Just got "Art Avenue" - November/December 2012, by FCA. The project titled "A Painting in the Life of ..." is quite interesting. It uncovers the "technology" of making contemporary art particularly in Western Canada. I specially put the industrial word "technology" because a big part of painted pieces produced today doesn't stay even close to the definition of fine art. Taught fine arts at classical European and in particular Russian traditions, traditions of live drawing, traditions that are focused at art of seeing, I've never seen such pandemic of retouching the photographs (actually redrawing from photographs - for those who didn't understand) before I moved to Canada. Shot, shot , shot, ... simply redrawing or artographing - that is a technology. As the result - very detailed, but very "cold", absolutely "dead" paintings. There is no life, no feelings, there is NOTHING in them. Every time I see such "art piece" I think about the quality of the photograph from what this piece was created. In 99.99% it is bad. Because photography is an art itself. True photographer never gives anyone his good photograph for copying and "creating" painting. "As opposed to paintings from traditional hand held photographs, I prefer to paint directly from my laptop ...". This guy is not talking about computer arts, specific and very interesting direction in visual arts. He is talking about painting traditional landscapes...I would be ashamed to say that. Here I go to the point:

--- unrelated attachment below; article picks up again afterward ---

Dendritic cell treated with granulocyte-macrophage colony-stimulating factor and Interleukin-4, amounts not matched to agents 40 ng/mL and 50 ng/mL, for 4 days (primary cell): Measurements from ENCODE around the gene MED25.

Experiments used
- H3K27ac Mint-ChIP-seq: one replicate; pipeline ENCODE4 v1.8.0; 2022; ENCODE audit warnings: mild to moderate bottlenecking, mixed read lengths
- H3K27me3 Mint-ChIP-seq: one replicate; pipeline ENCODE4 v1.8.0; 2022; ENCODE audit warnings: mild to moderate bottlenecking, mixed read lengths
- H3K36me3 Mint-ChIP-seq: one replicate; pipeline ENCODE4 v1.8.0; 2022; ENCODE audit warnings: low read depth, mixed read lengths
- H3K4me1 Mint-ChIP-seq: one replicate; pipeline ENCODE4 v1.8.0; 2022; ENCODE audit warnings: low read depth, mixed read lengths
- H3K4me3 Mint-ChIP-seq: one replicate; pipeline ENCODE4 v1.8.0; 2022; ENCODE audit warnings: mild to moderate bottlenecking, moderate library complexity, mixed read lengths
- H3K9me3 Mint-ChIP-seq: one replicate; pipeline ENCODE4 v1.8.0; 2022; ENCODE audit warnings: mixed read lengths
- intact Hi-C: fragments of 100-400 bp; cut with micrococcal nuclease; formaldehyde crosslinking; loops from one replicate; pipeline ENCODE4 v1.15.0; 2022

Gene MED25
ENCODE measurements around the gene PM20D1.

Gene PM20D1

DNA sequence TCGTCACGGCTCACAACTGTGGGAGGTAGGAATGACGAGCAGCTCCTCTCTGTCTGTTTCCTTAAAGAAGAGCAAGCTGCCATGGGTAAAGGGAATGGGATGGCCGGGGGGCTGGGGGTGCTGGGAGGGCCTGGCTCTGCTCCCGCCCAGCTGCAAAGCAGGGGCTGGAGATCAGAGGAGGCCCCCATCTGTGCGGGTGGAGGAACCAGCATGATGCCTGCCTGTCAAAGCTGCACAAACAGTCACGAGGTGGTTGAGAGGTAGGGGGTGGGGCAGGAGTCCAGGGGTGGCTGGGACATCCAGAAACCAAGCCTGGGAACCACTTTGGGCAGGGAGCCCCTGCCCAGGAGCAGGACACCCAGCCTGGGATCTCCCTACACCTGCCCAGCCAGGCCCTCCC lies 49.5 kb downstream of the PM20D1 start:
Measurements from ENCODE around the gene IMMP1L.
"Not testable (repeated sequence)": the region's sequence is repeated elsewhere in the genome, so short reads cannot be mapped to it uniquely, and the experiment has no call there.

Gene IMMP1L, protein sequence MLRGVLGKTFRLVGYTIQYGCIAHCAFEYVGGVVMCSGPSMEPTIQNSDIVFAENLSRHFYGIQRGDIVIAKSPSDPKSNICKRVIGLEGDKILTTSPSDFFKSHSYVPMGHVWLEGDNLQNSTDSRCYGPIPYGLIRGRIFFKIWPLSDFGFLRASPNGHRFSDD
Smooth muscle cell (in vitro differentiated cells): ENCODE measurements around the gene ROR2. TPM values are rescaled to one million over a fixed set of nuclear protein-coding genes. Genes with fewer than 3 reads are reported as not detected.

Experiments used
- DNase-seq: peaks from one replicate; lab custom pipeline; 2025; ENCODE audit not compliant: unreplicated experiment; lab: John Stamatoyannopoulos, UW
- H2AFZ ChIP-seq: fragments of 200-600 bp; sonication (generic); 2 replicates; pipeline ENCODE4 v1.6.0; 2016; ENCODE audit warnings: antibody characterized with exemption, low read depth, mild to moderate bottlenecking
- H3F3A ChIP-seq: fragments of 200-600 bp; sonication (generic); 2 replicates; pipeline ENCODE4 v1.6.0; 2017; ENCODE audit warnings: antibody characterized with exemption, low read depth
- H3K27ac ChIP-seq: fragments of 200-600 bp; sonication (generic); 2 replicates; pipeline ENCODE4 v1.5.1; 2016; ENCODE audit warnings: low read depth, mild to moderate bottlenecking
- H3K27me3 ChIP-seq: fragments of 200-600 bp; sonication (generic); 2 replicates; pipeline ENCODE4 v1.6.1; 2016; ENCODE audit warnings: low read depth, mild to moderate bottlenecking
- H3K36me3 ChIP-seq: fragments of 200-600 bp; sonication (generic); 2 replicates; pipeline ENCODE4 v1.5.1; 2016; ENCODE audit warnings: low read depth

What distinguishes artists from others? The art of seeing, the art of interpretation, transformation of mood, feelings, and so on, associated with what was seen into a piece of art. Styles, techniques, media and so on are just secondary. All these is just a routine and can be trained from ground zero. Art of seeing. Here is a gift, a talent. If person is not able to see, catch and understand the gist, very often momentary, feeling, atmosphere, connections, but is able just to see the object itself he/she is not able to make a good photograph too. Such photograph will be not a piece of art but just memorizing of a dead object. However, even such photograph will be better than painting made from it.